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NativeScript 8.2 Released

March 8, 2022 — by Technical Steering Committee (TSC)

NativeScript 8.2 brings some new features, broad memory optimizations throughout core and runtimes, some bug fixes, as well as support for the latest iOS (Xcode 13.3/iOS 15.4 release) and Android tooling (Android API 32 as well as gradle 7).

This release received excellent community engagement over the past several months during pre-release phase which helped the team greatly, thank you.

tl;dr — Updating to NativeScript 8.2

Updating to any minor or major version of NativeScript starts with installing the latest cli:

npm install -g nativescript

You can then confirm the latest installed with:

ns -v

You should see at least 8.2.0 or higher. If you do not see the latest installed, check your node, npm or yarn global setup.

You can now run the following in your projects:

ns migrate

Various project dependencies should now be updated.

Finally ensure your project is clean:

ns clean

Note: the CLI works with older projects, so it's always recommended to run the latest CLI regardless of your particular project versions.

Here are the dependencies you can expect to be using after a successful migration:

"dependencies": {
  "@nativescript/core": "~8.2.0"
"devDependencies": {
  "@nativescript/android": "~8.2.0",
  "@nativescript/ios": "~8.2.0",
  "@nativescript/types": "~8.2.0",
  "@nativescript/webpack": "~5.0.6"

CLI updates

A few high level details included:

  • Support for latest Android tooling, SDK 32 and gradle 7
  • Support for latest Xcode 13.3 and iOS 15.4 release
  • Support for building transient native dependencies (previously if one plugin depended on another, the native classes may fail to build)
  • Support for passing aar's to ns typings android --aar (In addition to --jar)
  • Fix for an occasional race condition with iOS simulators and debug output terminal
  • Optimizations with third party plugins
  • Allow overriding folders that ns clean deletes via (pathsToClean) and/or include additional folders via (additionalPathsToClean), for example:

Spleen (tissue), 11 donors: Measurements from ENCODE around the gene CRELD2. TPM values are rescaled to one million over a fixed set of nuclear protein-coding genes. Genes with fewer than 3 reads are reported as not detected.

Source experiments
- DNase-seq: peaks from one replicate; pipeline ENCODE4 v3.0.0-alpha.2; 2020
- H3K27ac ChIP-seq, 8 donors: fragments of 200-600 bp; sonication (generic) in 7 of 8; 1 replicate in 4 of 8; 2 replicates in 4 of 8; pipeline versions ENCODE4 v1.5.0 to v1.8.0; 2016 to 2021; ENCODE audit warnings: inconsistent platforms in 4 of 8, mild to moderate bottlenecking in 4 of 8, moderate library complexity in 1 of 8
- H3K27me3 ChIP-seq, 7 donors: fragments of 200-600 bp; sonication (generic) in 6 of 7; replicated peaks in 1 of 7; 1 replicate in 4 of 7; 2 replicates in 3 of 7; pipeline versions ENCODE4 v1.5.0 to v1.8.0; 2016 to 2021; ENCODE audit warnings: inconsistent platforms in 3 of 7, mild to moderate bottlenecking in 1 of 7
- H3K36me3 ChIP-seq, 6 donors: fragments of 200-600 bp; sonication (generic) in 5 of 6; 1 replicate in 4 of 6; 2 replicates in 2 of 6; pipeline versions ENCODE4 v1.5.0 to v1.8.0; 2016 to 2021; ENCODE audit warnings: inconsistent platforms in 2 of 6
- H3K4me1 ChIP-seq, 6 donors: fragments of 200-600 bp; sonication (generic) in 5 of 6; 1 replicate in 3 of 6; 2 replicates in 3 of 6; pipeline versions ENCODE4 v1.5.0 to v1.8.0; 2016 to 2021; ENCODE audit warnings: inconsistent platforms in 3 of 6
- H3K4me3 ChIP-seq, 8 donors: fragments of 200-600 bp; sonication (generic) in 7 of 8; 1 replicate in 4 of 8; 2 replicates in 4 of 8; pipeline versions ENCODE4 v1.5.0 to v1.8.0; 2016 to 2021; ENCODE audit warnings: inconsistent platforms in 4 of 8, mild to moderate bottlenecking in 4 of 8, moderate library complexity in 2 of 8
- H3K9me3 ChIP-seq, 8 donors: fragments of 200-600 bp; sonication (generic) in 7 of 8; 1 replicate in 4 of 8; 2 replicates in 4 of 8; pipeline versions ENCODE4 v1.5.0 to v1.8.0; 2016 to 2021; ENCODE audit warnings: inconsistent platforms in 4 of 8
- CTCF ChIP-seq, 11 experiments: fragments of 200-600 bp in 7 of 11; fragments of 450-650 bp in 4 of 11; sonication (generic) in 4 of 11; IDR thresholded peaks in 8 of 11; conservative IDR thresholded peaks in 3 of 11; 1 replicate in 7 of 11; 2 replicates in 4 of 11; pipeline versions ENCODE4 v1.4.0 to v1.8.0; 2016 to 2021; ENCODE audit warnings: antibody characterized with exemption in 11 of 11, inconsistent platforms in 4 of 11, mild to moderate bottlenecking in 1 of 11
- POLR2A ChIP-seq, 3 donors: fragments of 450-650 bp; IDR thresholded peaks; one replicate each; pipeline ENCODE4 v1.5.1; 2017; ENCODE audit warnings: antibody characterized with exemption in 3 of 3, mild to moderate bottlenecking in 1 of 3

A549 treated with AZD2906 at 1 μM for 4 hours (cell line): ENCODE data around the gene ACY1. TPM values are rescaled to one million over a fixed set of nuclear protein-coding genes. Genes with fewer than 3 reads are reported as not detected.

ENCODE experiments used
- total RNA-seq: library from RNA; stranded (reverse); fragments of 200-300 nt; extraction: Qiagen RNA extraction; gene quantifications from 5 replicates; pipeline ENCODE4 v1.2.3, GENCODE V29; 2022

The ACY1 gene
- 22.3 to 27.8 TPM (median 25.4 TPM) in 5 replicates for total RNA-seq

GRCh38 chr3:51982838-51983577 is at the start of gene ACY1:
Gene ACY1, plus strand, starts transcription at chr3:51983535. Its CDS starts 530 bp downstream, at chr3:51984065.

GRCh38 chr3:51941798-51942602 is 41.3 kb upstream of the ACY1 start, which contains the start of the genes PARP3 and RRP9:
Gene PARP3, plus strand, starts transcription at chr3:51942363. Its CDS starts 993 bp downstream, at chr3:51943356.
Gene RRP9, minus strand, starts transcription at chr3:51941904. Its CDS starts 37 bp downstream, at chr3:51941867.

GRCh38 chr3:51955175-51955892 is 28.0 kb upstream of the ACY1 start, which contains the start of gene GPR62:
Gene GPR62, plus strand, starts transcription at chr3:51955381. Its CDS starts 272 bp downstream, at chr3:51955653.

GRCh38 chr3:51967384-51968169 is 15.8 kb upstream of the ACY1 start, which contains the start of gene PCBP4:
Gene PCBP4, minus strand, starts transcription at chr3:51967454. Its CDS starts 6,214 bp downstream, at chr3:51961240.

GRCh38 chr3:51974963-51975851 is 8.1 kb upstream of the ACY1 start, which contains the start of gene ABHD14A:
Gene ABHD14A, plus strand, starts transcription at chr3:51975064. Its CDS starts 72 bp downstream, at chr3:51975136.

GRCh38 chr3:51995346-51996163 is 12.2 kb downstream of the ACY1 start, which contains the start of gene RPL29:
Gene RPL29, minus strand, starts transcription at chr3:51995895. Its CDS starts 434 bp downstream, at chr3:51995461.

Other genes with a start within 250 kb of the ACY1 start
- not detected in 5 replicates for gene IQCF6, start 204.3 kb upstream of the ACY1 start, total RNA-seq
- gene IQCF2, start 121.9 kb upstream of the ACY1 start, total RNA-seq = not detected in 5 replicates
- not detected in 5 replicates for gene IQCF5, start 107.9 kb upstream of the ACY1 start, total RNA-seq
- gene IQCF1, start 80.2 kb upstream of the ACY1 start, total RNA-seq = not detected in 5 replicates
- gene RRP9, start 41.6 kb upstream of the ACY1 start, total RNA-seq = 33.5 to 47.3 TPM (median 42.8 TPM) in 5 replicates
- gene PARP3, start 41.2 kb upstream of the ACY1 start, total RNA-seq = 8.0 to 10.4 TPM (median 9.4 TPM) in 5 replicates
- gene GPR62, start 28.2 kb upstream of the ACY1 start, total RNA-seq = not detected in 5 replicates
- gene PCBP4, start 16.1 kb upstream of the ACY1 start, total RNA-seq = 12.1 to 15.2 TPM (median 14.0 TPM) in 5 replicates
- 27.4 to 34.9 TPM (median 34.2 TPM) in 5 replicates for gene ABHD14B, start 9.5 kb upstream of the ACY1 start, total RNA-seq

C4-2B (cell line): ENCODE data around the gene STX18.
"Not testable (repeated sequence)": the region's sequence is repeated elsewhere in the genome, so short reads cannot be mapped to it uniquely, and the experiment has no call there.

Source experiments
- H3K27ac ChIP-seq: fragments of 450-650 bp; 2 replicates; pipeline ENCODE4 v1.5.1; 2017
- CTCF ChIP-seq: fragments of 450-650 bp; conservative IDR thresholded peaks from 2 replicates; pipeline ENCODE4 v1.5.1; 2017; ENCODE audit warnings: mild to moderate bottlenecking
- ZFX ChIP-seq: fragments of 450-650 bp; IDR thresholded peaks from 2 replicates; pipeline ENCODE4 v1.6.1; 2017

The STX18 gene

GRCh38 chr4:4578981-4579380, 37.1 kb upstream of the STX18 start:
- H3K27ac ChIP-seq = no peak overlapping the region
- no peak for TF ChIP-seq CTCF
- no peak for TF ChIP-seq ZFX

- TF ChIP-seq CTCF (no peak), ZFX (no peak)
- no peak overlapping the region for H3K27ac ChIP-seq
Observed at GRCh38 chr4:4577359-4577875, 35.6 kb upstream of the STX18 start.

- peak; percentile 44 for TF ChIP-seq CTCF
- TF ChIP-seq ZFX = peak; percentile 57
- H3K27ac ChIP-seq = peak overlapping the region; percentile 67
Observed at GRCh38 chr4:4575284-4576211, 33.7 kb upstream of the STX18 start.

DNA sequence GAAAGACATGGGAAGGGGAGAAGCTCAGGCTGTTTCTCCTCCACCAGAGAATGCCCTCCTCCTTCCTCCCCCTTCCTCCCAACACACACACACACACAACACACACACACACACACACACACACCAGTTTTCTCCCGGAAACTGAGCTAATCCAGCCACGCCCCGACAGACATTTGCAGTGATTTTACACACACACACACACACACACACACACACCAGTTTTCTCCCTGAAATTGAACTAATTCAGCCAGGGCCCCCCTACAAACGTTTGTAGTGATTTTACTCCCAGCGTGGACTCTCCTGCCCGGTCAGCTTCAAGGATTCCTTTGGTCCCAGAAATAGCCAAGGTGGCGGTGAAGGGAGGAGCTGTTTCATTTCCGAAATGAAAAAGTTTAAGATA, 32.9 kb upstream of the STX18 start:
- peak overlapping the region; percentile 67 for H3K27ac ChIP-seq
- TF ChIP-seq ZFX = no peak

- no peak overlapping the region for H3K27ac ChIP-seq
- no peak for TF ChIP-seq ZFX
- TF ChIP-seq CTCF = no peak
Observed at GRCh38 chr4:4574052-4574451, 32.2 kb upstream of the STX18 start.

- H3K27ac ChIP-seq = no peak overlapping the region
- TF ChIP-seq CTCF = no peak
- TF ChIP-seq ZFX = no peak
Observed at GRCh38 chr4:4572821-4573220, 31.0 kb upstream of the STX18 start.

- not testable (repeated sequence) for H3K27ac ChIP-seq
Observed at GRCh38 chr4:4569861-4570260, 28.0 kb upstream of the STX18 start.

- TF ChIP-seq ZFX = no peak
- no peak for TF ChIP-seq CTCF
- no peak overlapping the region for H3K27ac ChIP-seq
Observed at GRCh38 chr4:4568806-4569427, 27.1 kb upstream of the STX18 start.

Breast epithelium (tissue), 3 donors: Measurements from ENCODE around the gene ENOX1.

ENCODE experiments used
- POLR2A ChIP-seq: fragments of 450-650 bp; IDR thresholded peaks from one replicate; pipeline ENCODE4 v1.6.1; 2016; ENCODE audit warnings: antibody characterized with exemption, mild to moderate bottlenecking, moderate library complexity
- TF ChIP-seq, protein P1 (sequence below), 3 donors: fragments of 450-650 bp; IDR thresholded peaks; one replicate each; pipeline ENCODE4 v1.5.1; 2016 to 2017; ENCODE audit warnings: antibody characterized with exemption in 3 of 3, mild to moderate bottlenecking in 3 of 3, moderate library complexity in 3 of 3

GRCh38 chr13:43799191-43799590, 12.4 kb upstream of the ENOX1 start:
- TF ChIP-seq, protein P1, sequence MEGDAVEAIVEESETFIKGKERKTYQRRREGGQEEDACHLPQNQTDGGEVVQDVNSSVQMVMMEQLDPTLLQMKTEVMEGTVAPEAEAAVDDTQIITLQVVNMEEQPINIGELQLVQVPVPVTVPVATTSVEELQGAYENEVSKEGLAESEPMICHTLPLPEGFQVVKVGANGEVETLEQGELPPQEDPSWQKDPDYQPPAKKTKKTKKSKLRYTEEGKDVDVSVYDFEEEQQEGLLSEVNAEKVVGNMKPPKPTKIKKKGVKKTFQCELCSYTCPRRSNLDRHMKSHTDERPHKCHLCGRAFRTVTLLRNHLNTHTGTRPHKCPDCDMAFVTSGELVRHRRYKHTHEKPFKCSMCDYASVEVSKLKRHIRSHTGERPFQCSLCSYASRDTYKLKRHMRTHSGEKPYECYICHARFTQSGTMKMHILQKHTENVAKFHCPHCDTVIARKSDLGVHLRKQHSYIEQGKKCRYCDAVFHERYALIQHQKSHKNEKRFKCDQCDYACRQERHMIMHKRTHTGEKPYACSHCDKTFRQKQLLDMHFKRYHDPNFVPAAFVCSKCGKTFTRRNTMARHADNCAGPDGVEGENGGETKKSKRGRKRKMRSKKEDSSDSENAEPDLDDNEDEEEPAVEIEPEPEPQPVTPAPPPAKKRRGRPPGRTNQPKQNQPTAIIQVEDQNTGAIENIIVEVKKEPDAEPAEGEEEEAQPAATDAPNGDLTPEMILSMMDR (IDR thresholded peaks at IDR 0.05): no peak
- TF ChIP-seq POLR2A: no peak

import { NativeScriptConfig } from '@nativescript/core';

export default {
  // ...
  cli: {
      * Optional - Override the files or paths to clean when running the `ns clean` command
    pathsToClean: ['node_modules', 'package-lock.json', 'yarn.lock'],

      * Optional - Additional files or paths to clean when running the `ns clean` command, the paths are appended to the default list of paths.
    additionalPathsToClean: ['dist']
} as NativeScriptConfig;

And more...

See full changelog here.

@nativescript/core 8.2

In 8.2, core received some new features, bug fixes and performance optimizations.


Introducing the new TouchManager which provides the ability to quickly and easily add a nice polishing touch to your apps with good UX feedback on touch down/up.

For example, you can easily and quickly enable consistent touch down/up animations on every view which has a tap event binding throughout your entire app by enabling TouchManager.enableGlobalTapAnimations before your app bootstraps (typically in app.ts or main.ts):

import { TouchManager, CoreTypes } from '@nativescript/core'

// define prior to your app bootstrap call (typically `app.ts` or `main.ts`):

TouchManager.enableGlobalTapAnimations = true;
TouchManager.animations = {
  down: {
    scale: { x: 0.95, y: 0.95 },
    duration: 120,
    curve: CoreTypes.AnimationCurve.easeInOut
  up: {
    scale: { x: 1, y: 1 },
    duration: 120,